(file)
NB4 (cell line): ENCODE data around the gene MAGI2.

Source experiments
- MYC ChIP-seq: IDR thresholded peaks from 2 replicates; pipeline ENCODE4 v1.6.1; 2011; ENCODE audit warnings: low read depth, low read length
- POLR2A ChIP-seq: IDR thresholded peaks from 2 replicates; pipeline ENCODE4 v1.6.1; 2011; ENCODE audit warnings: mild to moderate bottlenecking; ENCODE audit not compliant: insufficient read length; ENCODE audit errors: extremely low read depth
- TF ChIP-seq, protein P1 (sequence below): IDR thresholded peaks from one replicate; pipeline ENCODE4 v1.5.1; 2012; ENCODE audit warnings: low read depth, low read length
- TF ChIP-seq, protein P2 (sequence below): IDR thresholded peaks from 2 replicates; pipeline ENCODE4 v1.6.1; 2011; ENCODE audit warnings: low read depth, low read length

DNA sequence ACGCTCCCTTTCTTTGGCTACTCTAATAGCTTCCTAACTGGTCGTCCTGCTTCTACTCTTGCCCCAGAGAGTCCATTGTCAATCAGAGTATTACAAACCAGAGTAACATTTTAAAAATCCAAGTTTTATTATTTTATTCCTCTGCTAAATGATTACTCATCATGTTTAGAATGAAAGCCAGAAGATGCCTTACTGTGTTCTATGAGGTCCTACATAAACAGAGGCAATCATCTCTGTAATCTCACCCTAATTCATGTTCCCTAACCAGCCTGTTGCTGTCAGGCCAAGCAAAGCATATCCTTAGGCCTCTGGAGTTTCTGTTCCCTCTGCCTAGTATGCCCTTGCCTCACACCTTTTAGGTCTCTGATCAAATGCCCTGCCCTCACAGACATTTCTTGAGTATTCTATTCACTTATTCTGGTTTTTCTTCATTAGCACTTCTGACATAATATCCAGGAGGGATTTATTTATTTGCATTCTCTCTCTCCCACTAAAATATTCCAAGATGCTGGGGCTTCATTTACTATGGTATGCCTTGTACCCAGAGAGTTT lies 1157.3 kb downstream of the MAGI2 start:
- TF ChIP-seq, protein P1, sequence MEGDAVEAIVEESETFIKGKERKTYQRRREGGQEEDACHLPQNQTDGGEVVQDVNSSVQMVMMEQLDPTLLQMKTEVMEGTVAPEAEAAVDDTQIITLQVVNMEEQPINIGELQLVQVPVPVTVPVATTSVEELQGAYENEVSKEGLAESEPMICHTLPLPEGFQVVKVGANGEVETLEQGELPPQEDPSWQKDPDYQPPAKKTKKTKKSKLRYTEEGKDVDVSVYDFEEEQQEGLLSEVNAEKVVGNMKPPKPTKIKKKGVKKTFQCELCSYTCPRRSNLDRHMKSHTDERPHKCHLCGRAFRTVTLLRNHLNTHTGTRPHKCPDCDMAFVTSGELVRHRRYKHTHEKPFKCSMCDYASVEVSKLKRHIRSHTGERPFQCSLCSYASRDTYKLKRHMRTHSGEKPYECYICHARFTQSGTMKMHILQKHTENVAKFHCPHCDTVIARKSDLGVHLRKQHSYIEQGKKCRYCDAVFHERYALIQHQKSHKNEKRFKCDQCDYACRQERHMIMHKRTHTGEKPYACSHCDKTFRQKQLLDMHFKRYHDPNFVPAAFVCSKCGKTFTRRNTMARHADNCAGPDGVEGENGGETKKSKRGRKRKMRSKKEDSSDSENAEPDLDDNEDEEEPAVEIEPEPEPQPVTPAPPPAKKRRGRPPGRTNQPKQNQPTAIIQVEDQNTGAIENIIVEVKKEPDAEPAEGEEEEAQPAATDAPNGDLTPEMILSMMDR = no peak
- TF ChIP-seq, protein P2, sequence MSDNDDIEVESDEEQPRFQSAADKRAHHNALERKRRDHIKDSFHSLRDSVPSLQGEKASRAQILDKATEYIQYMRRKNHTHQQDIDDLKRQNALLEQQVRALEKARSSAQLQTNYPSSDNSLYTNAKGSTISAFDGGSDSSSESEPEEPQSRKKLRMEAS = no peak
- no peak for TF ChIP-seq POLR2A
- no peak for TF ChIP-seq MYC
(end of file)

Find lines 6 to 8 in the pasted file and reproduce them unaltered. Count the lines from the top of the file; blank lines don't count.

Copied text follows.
- TF ChIP-seq, protein P2 (sequence below): IDR thresholded peaks from 2 replicates; pipeline ENCODE4 v1.6.1; 2011; ENCODE audit warnings: low read depth, low read length

DNA sequence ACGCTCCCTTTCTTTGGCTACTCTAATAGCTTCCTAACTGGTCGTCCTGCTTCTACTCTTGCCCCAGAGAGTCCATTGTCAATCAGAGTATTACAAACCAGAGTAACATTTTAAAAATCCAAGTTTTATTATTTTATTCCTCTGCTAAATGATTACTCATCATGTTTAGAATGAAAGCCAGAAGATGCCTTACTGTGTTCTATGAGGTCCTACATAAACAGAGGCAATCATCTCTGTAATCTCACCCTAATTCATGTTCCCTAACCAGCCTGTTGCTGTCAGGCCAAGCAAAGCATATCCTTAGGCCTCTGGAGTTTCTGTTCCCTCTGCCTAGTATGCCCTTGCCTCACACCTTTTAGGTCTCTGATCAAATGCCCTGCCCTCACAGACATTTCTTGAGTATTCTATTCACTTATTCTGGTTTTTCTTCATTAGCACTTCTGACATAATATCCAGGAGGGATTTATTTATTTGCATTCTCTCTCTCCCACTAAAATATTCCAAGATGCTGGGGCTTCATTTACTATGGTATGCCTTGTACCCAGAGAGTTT lies 1157.3 kb downstream of the MAGI2 start:
- TF ChIP-seq, protein P1, sequence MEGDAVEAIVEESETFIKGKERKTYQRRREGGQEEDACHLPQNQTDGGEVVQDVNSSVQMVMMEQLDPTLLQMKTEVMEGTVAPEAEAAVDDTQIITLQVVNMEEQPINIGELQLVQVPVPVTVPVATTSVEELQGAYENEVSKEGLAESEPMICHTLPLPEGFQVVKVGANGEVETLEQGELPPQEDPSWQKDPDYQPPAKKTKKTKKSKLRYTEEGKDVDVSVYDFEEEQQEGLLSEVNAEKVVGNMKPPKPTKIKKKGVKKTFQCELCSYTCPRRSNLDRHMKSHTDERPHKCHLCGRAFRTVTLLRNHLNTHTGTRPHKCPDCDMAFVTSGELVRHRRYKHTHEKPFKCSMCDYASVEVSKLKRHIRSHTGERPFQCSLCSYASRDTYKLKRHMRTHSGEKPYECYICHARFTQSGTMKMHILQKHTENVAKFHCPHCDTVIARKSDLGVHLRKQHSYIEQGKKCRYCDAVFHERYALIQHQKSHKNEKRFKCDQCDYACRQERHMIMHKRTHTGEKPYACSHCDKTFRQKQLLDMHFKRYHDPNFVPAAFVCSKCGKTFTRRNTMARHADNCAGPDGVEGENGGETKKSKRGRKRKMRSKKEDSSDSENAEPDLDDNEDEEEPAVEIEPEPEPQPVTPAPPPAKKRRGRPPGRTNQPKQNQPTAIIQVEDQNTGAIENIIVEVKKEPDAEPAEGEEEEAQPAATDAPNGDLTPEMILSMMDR = no peak